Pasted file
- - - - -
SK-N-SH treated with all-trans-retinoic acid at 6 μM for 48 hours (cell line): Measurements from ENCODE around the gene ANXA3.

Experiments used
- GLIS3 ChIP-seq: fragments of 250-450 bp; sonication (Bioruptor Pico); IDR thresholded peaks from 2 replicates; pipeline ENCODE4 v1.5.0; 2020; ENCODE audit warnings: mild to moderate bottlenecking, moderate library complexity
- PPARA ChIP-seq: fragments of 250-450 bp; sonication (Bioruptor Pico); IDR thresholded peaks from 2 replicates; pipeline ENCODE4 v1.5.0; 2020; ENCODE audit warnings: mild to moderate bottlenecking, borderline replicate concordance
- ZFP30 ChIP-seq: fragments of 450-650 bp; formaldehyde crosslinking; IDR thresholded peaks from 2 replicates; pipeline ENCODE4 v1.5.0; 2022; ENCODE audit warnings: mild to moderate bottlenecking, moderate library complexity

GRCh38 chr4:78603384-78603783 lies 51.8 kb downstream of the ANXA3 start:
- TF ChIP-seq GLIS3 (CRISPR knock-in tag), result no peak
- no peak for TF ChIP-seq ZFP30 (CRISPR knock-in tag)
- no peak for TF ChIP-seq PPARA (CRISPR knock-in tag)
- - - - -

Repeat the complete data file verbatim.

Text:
SK-N-SH treated with all-trans-retinoic acid at 6 μM for 48 hours (cell line): Measurements from ENCODE around the gene ANXA3.

Experiments used
- GLIS3 ChIP-seq: fragments of 250-450 bp; sonication (Bioruptor Pico); IDR thresholded peaks from 2 replicates; pipeline ENCODE4 v1.5.0; 2020; ENCODE audit warnings: mild to moderate bottlenecking, moderate library complexity
- PPARA ChIP-seq: fragments of 250-450 bp; sonication (Bioruptor Pico); IDR thresholded peaks from 2 replicates; pipeline ENCODE4 v1.5.0; 2020; ENCODE audit warnings: mild to moderate bottlenecking, borderline replicate concordance
- ZFP30 ChIP-seq: fragments of 450-650 bp; formaldehyde crosslinking; IDR thresholded peaks from 2 replicates; pipeline ENCODE4 v1.5.0; 2022; ENCODE audit warnings: mild to moderate bottlenecking, moderate library complexity

GRCh38 chr4:78603384-78603783 lies 51.8 kb downstream of the ANXA3 start:
- TF ChIP-seq GLIS3 (CRISPR knock-in tag), result no peak
- no peak for TF ChIP-seq ZFP30 (CRISPR knock-in tag)
- no peak for TF ChIP-seq PPARA (CRISPR knock-in tag)